Thus, countries rich in natural resources would seem to represent safe bets, since they can be assured of demand both during periods of expansion and during economic downturns. The strong performance of commodity currencies in underscores this point, since despite the fact that prices for many commodities are well below the record highs of , these currencies are very close to their highs. More specifically, the Canadian Dollar often tracks the price of oil; this correlation will probably only strengthen when the oil sands of western Canada are developed.

While rich in many natural resources, it is gold that both Australia and South Africa are famous for, and to which their currencies are often tethered. Brazil and New Zealand deal in a more diverse array of commodities, and the Kiwi and Real often move in tandem with broad-based commodities indexes. There is also the Mexican Peso oil , the Russian Ruble natural gas , the Norwegian Krona oil , and Chilean Peso copper , but the correlations between these currencies and the respective commodities for which they are famous tend to be looser.

For commodity pure-plays, your best bet, then, would be to invest in the commodities themselves. At the time, I argued that the former category was comprised mainly of the Dollar and the Pound, with most other currencies healthy by comparison. While I still stand by this paradigm, I would like to revise it slightly. Specifically, I would like to add the Euro and the Yen to this list. In the interim, the country has suffered sub-par growth and routine recessions.

The fiscal problems of the US and UK governments as well as the debts of their citizens and companies have long been famous. Canada and the Loonie, by extension is also looking sickly, with its surging national debt and record budget deficits.

The only reason it is being spared from the list is because of its richness in natural resources; in other words, it has something tangible that it can use to pay its debts. There is also a correction that is taking place within the group of sick currencies. Volatility has surged to a 3-month high , and investors are responding by moving funds back to the US. What happened?! The Rand represents an interesting case study because it sits at the nexus of several trends. The first is the movement of funds into currencies with high interest rates.

The second is the movement of funds into economies that are rich in natural resources. The third is the movement of funds generally into emerging market economies. First of all, natural resource prices gold and platinum remain buoyant. Gold, as most of you are probably aware, is still hovering close to its nominal all-time high, while the price of platinum has resumed its upward trend, and is arguably closer to is all-time high than oil.

How about interest rates? Well, South African rates are among the highest in the world. Well, this too, looks shaky. In contrast to the modest contraction in that made it a standout, may not be so kind. The US economy is projected to grow by 2.

For those employing a carry trade strategy, the Rand is also not an attractive candidate, since the positive interest rate spread it enjoys small in real terms and shrinking is hardly enough to compensate for the risk of currency depreciation. In my opinion, this is a situation in which technical analysis — because of the potential to send conflicting signals — falls short.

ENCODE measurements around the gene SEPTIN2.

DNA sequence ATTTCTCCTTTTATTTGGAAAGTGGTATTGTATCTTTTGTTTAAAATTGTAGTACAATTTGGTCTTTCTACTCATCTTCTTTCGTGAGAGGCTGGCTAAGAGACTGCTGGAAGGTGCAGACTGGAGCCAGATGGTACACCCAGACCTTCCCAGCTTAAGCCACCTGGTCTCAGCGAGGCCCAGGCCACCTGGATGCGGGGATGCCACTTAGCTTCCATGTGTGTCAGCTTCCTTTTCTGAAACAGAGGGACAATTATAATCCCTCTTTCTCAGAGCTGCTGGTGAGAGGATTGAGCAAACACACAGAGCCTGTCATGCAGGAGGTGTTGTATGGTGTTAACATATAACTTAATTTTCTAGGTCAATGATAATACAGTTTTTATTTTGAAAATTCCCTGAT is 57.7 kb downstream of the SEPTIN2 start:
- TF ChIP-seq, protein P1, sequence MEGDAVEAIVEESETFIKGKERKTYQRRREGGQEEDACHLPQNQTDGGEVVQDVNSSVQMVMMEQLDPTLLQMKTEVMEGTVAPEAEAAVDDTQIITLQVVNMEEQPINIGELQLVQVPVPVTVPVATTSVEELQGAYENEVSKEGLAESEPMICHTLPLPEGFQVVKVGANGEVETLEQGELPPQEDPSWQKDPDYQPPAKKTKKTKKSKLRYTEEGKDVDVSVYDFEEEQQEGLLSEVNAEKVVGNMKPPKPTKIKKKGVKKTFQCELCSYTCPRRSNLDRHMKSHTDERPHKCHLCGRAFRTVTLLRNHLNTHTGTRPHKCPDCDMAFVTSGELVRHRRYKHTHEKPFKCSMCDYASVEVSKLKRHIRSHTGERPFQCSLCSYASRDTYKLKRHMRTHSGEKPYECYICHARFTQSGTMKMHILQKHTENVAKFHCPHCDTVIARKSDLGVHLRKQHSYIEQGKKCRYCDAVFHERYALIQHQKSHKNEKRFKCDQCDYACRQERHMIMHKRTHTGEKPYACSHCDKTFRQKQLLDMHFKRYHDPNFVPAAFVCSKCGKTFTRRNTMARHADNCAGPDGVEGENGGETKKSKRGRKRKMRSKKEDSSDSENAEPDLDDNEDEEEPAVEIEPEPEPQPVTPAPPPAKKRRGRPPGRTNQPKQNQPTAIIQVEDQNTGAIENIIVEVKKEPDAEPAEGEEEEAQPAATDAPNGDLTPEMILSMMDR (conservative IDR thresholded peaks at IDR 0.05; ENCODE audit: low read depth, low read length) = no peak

The Korea Won has adhered closely to the overarching forex narrative. With the return of risk-taking in the second quarter of , however, the safe-haven appeal of the Dollar faded, and the Won rebounded strongly. With the potential end of the carry trade in sight, however, the Won has stuttered, and some analysts portend a decline in the near-term. Korean investments have certainly been buoyant of late, but not nearly to the same extent as in other emerging markets, where it could be argued speculative bubbles are now forming.

Instead, investors have been flocking to Korea for the economic fundamentals. In fact, the rising Won has has virtually no effect on exports, as Korean companies had prudently assumed that the Korean Won would be even more expensive based on levels. After a modest expansion in , GDP is projected to grow by 4. The Central Bank of Korea is also operating as though the Won will keep appreciating, irrespective of what happens to the carry trade.

With the recent expiration of a currency swap with the Fed, this is just as well, as Dollars could soon once again be in short supply. Korean monetary policy remains expansionary, but if the economy takes off in as expected, the Central Bank will have no choice but to raise rates and keep inflation within its target range. In addition, there is now talk of turning the Korean Won into an international currency. That the government of Korea is looking to promote the Won as a stable currency implies that it is comfortable with the prospect of further appreciation.

In short, the Won will probably be one of the standouts in Many currencies will suffer as changes in global monetary policy and the appearance of asset price bubbles cause investors to back off of the carry trade and exit certain emerging markets. On that note, happy new year! Many analysts are pointing to Friday, December 4, as the day that logic returned to the forex markets. On that day, the scheduled release of US non-farm payrolls indicated a drop in the unemployment rate and shocked investors.

This was noteworthy in and of itself because it suggests that the recession is already fading , but also because of the way it was digested by investors; for the first time in perhaps over a year, positive news was accompanied by a rise in the Dollar. HAL 1, Market Watch. Mutual Funds. ET NOW. Cryptocurrency By Crypto Influencers. Crypto Podcast. Crypto Meet. Crypto TV. Expert Speak. Stocks Dons of Dalal Street.